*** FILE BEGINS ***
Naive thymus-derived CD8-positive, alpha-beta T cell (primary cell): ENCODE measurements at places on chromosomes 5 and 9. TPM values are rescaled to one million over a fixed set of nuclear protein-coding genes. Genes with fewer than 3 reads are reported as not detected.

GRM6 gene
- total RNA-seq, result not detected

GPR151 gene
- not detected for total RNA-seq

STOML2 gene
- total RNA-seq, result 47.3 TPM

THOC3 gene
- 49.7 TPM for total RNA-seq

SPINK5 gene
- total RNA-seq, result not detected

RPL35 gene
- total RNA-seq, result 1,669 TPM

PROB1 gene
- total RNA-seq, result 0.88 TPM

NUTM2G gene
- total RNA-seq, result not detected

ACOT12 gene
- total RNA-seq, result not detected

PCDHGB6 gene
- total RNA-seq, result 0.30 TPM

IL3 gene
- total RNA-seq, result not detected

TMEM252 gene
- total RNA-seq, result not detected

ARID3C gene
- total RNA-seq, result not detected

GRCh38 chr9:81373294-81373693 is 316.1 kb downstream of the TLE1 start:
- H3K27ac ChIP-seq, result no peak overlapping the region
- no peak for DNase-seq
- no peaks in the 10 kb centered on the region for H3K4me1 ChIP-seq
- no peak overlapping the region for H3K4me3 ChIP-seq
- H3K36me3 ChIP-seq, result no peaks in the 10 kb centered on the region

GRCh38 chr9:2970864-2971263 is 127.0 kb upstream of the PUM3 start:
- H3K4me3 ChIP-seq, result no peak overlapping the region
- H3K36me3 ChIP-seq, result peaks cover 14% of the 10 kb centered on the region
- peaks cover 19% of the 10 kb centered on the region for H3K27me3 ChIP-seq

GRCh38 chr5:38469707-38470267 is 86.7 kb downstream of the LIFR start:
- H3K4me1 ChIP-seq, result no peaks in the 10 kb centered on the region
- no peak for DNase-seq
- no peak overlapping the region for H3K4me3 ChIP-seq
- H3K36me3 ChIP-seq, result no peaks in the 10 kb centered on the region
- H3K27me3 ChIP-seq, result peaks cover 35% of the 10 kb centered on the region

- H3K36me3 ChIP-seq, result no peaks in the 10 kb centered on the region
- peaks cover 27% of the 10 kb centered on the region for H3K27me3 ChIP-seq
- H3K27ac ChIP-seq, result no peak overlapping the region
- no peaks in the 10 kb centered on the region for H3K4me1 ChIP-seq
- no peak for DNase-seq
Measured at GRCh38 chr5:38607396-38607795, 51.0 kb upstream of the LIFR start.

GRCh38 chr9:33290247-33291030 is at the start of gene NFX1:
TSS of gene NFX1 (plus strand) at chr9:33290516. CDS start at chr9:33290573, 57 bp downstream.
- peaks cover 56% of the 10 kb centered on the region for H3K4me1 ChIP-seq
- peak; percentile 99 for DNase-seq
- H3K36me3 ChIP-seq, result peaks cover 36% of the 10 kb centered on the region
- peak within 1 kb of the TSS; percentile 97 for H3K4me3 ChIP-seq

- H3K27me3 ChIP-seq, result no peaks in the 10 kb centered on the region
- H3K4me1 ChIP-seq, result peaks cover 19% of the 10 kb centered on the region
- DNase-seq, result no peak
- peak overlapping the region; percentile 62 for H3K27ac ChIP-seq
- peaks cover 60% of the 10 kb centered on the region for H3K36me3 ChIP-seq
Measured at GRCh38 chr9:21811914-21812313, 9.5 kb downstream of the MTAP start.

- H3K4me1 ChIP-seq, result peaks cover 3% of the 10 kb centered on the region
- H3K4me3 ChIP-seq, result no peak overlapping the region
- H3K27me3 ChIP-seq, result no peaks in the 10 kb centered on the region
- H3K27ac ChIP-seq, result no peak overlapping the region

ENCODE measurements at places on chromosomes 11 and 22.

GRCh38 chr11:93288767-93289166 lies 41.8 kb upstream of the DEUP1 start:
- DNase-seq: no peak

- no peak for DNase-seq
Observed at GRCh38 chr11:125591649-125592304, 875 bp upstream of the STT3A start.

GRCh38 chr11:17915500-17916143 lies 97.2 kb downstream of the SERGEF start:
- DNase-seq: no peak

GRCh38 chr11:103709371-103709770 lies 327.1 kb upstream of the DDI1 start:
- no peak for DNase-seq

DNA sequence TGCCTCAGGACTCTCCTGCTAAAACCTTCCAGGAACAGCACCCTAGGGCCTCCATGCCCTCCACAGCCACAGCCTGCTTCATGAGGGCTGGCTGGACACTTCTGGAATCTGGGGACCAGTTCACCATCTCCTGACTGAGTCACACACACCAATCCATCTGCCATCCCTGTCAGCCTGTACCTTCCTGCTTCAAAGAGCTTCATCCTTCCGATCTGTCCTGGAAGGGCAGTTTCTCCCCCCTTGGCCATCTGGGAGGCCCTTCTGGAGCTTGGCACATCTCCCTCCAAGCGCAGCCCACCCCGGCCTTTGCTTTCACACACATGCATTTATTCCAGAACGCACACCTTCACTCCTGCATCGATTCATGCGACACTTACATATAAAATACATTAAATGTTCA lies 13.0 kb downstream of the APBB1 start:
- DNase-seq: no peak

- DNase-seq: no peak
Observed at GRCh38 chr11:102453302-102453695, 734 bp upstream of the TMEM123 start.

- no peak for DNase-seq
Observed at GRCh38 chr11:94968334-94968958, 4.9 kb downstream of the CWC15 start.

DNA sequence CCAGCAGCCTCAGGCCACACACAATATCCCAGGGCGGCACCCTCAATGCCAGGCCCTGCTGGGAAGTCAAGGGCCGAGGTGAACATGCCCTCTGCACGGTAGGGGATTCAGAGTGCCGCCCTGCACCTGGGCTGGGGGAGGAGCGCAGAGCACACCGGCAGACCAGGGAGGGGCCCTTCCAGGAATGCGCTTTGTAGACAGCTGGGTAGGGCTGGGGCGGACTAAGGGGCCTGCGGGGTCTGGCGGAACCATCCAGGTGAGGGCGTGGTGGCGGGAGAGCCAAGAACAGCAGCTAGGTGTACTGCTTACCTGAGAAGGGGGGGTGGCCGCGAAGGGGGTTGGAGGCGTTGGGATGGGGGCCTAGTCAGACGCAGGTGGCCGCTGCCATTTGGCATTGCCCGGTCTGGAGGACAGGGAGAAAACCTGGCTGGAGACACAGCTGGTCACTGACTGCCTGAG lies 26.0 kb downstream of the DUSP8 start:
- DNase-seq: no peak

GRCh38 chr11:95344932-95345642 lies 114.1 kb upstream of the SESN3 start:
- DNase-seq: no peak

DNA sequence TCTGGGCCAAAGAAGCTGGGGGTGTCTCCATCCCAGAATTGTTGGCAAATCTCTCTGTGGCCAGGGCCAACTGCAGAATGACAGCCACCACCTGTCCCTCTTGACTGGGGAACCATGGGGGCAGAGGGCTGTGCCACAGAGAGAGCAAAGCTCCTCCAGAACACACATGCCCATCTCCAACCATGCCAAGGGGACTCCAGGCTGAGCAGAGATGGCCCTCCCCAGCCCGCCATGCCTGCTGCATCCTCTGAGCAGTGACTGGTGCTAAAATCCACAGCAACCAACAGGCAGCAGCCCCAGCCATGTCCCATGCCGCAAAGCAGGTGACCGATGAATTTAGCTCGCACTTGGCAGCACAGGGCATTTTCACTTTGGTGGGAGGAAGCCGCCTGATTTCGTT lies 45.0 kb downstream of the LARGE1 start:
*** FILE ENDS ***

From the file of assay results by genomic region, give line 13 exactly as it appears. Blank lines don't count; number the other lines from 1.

- total RNA-seq, result 1,669 TPM